When we think of diversity, the first aspects that come to mind are age, gender, race, and other visible characteristics. Over the years, many people have believed that this type of diversity in business teams would increase outcomes such as creativity and performance.

Harvard researchers, however, have discovered that diversity in thought is more important. In fact, teams which are more cognitively diverse - in perspective and knowledge processing - are able to solve problems more efficiently.

In addition to processing diversity, time-based preferences are another deep-level diversity factor to consider.

Dr. Susan Mohammed, a professor of psychology at Penn State University, is the leading researcher on "temporal diversity" and has spent years researching time-based factors in teams. She and her colleagues have identified four distinct ways in which individual members of teams can differ temporally:

  1. Team Members May Differ in Time Urgency.
    There are two ends of the spectrum: time-urgent and time-patient.

    Time-urgent people view time as a precious resource that should never be wasted. They are constantly aware of the passage of time and deadlines, and are "chronically hurried." They may be unjustly viewed as demanding and possibly even uptight.

    Time-patient people are on the opposite end of the spectrum, with a more relaxed view of time and deadlines. Because of this, they can sometimes be falsely viewed as lazy and undisciplined.

  2. What is the Pacing Style of Each Member?
    Pacing style is how a person distributes effort in relation to deadlines.

    There are 3 types of pacing styles, which remain consistent for each person:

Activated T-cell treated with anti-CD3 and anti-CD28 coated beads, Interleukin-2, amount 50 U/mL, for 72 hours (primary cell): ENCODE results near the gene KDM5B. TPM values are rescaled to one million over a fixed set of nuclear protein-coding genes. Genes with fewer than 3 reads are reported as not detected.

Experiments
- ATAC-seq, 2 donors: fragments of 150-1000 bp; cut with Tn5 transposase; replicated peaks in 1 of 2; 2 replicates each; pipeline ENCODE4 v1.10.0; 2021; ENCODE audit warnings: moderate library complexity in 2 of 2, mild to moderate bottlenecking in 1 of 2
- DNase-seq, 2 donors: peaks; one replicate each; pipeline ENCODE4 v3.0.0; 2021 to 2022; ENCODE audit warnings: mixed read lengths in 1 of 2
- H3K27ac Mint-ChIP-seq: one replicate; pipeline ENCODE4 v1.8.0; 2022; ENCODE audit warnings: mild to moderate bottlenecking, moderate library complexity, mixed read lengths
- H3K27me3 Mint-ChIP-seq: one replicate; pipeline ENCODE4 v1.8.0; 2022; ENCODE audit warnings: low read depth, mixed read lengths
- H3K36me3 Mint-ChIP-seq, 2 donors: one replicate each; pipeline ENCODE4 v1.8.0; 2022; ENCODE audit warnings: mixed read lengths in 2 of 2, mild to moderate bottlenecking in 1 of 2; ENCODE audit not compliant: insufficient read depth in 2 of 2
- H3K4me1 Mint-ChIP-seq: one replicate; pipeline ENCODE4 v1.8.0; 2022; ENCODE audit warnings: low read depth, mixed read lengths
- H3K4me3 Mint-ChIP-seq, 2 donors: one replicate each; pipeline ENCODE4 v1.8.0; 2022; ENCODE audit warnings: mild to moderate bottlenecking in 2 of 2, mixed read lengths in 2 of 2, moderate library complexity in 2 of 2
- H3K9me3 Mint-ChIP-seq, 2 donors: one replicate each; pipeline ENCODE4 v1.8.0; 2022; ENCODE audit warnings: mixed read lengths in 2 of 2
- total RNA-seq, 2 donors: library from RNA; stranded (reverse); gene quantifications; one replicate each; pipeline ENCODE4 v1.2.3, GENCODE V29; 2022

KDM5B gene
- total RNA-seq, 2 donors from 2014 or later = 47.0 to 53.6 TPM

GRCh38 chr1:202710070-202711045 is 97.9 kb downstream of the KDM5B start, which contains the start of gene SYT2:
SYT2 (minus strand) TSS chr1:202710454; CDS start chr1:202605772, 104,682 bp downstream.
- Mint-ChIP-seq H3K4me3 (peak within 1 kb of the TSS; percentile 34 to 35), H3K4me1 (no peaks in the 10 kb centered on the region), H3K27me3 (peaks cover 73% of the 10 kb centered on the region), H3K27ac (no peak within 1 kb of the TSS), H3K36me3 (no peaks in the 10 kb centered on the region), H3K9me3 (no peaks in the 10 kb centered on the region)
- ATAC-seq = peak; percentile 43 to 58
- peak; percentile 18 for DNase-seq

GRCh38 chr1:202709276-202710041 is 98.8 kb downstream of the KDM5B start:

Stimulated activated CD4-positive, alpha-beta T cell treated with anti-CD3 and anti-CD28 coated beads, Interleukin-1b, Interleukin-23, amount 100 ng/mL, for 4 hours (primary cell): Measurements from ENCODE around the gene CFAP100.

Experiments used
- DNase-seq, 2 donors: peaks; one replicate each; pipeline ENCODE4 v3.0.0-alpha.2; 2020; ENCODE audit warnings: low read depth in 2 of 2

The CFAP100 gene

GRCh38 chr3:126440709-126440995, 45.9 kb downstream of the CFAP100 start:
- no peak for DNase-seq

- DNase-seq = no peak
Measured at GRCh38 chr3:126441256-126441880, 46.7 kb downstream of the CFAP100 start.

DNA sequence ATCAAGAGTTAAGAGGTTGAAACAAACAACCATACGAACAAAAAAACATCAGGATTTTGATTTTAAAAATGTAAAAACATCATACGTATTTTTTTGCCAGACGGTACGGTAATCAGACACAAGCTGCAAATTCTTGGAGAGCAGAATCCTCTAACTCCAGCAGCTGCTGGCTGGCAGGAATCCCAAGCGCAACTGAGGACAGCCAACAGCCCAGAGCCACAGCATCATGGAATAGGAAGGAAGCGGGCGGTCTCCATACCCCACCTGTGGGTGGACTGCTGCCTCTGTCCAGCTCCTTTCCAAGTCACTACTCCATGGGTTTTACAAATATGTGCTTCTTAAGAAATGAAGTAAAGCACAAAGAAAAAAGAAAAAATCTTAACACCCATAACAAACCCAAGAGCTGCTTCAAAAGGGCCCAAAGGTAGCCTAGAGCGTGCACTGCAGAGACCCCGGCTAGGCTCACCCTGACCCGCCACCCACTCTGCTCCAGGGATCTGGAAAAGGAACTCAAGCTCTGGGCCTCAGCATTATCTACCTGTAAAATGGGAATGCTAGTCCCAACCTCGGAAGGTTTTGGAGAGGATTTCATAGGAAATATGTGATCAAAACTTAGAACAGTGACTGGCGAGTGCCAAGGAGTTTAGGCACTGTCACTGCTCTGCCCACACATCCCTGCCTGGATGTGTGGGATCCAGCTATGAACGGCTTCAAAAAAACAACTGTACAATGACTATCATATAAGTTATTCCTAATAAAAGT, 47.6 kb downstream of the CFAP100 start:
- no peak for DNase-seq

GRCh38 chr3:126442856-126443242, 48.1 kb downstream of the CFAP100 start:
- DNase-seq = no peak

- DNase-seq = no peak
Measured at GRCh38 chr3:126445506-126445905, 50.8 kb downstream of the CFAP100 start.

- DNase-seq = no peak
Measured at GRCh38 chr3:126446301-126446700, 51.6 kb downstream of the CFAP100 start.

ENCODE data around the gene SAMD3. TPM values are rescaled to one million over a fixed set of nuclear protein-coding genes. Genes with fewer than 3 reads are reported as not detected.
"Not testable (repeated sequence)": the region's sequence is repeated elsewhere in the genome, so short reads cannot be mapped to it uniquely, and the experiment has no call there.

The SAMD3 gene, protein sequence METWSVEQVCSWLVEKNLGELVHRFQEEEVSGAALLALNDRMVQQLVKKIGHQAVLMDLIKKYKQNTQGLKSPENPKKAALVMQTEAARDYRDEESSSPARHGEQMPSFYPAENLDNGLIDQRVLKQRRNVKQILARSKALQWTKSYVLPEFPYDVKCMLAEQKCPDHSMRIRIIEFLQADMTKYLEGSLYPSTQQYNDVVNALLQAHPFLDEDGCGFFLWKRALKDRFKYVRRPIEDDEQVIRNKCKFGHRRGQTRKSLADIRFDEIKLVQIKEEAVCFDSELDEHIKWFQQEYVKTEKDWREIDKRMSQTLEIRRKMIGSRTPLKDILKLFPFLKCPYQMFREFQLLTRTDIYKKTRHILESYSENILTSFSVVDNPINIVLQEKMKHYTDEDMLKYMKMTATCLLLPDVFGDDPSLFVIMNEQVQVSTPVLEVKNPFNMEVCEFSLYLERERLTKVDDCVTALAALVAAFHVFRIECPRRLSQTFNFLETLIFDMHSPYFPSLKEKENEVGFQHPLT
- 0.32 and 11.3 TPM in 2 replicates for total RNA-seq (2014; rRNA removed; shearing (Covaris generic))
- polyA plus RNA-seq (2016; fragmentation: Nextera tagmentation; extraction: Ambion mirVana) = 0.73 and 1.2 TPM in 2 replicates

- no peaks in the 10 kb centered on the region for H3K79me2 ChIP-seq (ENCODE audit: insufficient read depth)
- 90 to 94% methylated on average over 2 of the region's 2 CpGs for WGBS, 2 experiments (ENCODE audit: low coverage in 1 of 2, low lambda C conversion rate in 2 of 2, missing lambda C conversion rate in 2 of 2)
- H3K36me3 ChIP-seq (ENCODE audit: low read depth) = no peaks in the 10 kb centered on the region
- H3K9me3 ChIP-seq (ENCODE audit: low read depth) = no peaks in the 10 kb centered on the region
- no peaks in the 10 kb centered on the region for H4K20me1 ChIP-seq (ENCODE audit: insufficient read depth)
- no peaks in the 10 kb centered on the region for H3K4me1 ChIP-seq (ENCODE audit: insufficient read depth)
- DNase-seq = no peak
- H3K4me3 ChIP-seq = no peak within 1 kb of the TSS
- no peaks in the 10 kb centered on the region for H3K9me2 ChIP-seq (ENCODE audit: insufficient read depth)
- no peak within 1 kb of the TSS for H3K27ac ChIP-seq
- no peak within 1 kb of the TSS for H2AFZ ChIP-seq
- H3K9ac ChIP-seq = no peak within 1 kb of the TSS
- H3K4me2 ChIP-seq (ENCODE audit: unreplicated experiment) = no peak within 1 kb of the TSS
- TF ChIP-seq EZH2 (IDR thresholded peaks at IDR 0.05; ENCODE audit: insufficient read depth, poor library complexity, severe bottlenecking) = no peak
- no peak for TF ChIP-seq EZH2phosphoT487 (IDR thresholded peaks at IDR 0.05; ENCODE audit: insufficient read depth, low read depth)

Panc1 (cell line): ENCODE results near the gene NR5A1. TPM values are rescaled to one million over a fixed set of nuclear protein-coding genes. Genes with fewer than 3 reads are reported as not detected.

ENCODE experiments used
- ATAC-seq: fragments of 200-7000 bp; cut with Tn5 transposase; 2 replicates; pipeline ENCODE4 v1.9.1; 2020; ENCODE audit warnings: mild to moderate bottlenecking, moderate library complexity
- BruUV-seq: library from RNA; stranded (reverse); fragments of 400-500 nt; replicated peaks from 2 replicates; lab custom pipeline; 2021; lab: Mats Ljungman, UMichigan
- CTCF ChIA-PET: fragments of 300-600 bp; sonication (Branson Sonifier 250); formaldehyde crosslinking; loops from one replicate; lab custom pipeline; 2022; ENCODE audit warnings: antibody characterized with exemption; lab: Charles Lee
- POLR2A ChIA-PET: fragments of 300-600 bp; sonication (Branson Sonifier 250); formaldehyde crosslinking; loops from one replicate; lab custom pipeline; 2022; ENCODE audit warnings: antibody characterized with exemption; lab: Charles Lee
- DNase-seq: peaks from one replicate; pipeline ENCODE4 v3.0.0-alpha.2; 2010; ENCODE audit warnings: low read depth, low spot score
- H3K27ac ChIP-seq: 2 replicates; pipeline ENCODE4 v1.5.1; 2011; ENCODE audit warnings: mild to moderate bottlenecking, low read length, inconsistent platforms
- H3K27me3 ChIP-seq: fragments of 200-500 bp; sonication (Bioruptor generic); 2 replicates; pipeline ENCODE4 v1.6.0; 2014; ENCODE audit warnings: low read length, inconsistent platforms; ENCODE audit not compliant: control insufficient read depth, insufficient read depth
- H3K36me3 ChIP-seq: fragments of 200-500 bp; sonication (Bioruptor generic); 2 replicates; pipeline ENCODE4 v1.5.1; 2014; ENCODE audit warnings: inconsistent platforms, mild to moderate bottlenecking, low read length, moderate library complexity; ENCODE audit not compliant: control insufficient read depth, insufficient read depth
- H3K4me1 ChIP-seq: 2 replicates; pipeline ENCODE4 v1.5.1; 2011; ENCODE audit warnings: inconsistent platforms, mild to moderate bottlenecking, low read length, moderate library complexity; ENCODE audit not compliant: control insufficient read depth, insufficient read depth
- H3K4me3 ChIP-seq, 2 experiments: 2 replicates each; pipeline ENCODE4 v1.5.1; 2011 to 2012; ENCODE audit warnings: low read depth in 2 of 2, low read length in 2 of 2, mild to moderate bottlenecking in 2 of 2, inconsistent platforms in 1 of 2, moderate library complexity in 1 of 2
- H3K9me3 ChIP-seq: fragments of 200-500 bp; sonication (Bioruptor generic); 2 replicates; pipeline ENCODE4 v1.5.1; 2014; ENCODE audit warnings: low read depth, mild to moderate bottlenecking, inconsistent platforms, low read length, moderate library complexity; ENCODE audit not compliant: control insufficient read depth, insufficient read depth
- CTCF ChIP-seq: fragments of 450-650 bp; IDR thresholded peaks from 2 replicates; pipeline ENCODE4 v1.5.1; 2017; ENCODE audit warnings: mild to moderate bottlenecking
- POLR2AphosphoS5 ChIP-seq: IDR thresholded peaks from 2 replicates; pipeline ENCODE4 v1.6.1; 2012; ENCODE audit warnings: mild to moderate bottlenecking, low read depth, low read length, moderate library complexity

Deadline Action Style: These are the procrastinators who complete work in a hurry, right before the deadline.

    Early Action Style: These are the exact opposite of deadline action style people. They start working as soon as possible and finish way ahead of time.

    Steady Action Style: These people distribute their effort and work evenly across the period of time from when they are given a task until the deadline comes.

  3. Each Team Member Has an Inherent Perspective on Time.
    This addresses the importance of the past, present, and future to each individual. This disposition can predict outcomes such as how individuals will plan, process information, and make decisions.

    Past-focused perspective: place emphasis on the past and dwell on what has occurred. Either pessimistic and aversive to past events, or nostalgic and sentimental.

    Present-focused perspective: live in the moment, take more risks, and want immediate pleasure rather than delayed satisfaction. They set short-term goals.

    Future-focused perspective: highly goal-oriented in nature, make long-term goals, and consider future consequences more often.

  4. Multi-tasking: A Distinction Between Monochronicity vs. Polychronicity.

    Approaches to multitasking are traits, not states. This means that individuals tend to consistently resort to one way of working or the other.

    Monochronicity: a person prefers completing one task at a time; is linear in nature. Team members may perceive them as slow.

    Polychronicity: prefers multi-tasking on a regular basis. Team members may perceive them as unfocused.

Why do these matter?

Research indicates that diversity among team members regarding these time factors can lead to brilliance or disaster.

Dr. Mohammed and other "temporal diversity" researchers have found that temporal diversity can certainly improve performance, but too much diversity can lead to conflict within teams.

How can you manage "temporal diversity" on your team?

Here is how you can maximize the benefits of temporal diversity as a leader:

  • Be mindful that temporal differences will exist in teams.
  • Assign roles and tasks to individuals which match their time-based tendencies.
  • Consider individual differences when developing both teams and roles themselves.
  • Develop norms and agreements regarding scheduling, while remaining sensitive to each member's tendencies.
  • Promote an understanding of temporal diversity within the team and develop clear ways to cope with differences.

There are so many ways to create diversity in our organizations and teams. Looking beyond the obvious differences, and tuning in to how individuals perceive their environments and process their work, will be far more effective than simply focusing on the color of your employee's skin.

Good luck!